Dear John (TV Series 1988–1992) Poster


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Straight man to scene stealers
drystyx22 August 2012
This is a funny TV series, because the title character, played by Judd Hirsch, is willing to be a straight man to the other characters in a support group he attends.

In essence, much as "Good Times" is Kid Dynamite's show, this is really Jere Burns show as he portrays the rogue, Kirk. Kirk is just enough of a rascal to cherish and laugh at, both at the same time.

The others put in a dash of humor, too, one of them without ever saying a word.

The standard for comedy in the eighties was a comedy that would make people laugh. That's what this show did. It din't try to be too "situational", and hope for a smile, the way most comedies of the nineties and naughts do. It reached for the guts, and pulled them out.

This wasn't "slapstick", but just a bit shy of it. It jumped the shark a bit at the end, and that didn't work. It was best when staying true to its character of the support group.
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So Close...
Bolesroor1 August 2004
Warning: Spoilers
I was just a kid watching TV one night when a promo came on... a new series called "Dear John" was premiering tonight with Judd Hirsch! I didn't know who Judd Hirsch was or what the show was about but I tuned in anyway.

"Dear John" is about a man who comes home to find his wife has left him, leaving a standard "Dear John" letter on the mantle. He then joins a divorce support group at a community center, and the show revolves around these meetings and the characters who attend. The show has one of the most maudlin, sappy theme songs in the history of television, with a morose woman crooning "DEEER JOHNNNN..." The opening was lame too, with John coming home to find the letter EVERY WEEK with a heartbroken sigh. Somehow Judd Hirsch makes it work. He's that great. I started watching the show regularly.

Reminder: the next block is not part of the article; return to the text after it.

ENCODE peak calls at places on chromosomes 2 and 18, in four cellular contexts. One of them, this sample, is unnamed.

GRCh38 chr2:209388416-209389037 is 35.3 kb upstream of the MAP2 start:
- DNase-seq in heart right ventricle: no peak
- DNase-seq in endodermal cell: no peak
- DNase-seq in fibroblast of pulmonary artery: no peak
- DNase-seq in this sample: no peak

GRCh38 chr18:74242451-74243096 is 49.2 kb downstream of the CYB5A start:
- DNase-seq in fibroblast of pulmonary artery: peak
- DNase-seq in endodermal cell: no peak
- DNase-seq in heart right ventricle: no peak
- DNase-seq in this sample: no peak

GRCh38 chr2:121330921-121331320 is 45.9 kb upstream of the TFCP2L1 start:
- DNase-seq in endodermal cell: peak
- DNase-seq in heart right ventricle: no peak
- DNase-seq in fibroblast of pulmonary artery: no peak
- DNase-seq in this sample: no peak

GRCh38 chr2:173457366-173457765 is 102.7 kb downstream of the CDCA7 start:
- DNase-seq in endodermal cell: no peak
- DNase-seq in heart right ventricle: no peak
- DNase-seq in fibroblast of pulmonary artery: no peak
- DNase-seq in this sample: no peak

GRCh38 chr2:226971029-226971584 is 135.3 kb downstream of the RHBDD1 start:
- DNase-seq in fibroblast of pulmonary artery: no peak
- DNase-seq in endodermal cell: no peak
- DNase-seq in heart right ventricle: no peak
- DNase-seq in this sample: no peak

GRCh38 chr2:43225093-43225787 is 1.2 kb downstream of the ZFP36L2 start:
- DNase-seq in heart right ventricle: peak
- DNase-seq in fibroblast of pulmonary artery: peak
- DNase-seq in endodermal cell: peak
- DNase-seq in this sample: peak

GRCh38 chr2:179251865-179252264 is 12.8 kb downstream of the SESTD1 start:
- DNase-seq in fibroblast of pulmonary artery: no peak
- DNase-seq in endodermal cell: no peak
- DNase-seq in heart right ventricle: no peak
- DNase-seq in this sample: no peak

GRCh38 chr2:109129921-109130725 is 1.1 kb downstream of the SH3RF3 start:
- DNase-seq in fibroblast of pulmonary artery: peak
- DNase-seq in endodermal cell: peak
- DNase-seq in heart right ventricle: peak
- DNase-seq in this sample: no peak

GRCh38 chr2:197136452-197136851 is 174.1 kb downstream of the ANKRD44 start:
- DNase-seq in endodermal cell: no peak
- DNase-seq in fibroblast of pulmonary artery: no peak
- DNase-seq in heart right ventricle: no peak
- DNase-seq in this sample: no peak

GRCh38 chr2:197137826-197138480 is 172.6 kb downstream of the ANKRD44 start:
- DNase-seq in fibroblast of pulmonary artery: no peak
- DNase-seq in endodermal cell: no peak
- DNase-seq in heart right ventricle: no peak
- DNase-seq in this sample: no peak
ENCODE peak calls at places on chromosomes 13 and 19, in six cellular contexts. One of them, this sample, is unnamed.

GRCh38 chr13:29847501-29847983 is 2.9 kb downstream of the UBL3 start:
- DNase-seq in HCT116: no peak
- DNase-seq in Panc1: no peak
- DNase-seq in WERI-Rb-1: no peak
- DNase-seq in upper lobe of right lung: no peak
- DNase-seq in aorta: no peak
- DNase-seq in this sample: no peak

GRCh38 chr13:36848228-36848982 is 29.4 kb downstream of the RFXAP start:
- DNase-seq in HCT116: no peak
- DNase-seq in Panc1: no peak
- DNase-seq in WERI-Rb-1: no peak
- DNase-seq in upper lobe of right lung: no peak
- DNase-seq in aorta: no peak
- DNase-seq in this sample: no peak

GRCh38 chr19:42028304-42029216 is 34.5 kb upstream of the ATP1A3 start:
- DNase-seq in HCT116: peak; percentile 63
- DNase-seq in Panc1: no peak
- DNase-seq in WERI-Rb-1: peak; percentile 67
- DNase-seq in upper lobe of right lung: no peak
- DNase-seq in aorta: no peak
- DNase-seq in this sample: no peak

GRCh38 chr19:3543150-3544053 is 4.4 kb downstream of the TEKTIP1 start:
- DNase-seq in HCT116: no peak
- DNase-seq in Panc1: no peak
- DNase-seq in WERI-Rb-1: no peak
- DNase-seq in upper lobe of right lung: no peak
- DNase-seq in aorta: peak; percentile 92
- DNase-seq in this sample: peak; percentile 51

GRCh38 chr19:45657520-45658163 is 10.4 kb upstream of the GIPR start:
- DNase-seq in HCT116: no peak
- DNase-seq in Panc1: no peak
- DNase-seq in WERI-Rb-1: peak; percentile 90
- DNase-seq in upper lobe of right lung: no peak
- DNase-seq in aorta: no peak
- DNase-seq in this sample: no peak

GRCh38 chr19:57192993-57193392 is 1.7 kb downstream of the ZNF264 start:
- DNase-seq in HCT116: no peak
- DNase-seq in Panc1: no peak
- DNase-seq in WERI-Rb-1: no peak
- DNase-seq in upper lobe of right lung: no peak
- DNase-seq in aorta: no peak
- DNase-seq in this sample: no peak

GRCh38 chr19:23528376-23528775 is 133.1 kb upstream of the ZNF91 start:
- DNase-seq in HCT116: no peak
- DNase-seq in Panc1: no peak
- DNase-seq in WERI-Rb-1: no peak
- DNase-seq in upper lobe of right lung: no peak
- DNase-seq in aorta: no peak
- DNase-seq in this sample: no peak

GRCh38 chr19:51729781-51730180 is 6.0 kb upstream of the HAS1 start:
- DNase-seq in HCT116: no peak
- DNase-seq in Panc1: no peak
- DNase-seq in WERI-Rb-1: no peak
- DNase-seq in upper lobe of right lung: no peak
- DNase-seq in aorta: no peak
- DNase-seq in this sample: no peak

Dear John was actually very funny, and Judd Hirsch was once again the rock that grounds the show and allows the other actors to shine (SEE: Taxi). The only problem on this show was the dreaded Jere Burns. His Kirk character was supposedly a smooth-talking, chauvinistic womanizer (think Sam Malone meets Fonzie) but Jere over-played the role to the point of nauseating me and probably millions of others. He had his hair greased up in a pompadour and he walked with a swagger and he talked like a 50's greaser. It was clear the producers decided he would be the breakout star of the show- they all but renamed it "Kirk!"- as Jere got more and more stories, hamming his way into the history books. It eventually became unwatchable.

Is there any TV cliché more grating than the sex-addicted lady-killer? I've known guys who were real ladies men, who had more sex in a week than I have had in my lifetime, and they never, ever behaved like obnoxious, aggressive braggarts. They were quiet and unassuming and almost reticent about their exploits. Unfortunately there was no subtlety to Kirk, who became more of a cartoon every week. Jere Burns was running wild with this cringe-worthy character, and he threw off the balance of this once-sweet show.

The cast also included a nerdy guy and a British woman whose catchphrase was: "Were there any (pause) SEXUAL problems?" It probably doesn't seem like much of a catchphrase if you haven't seen the show but there it is. (It helps if you say it in her pronounced British accent and really hit the word "Sexual")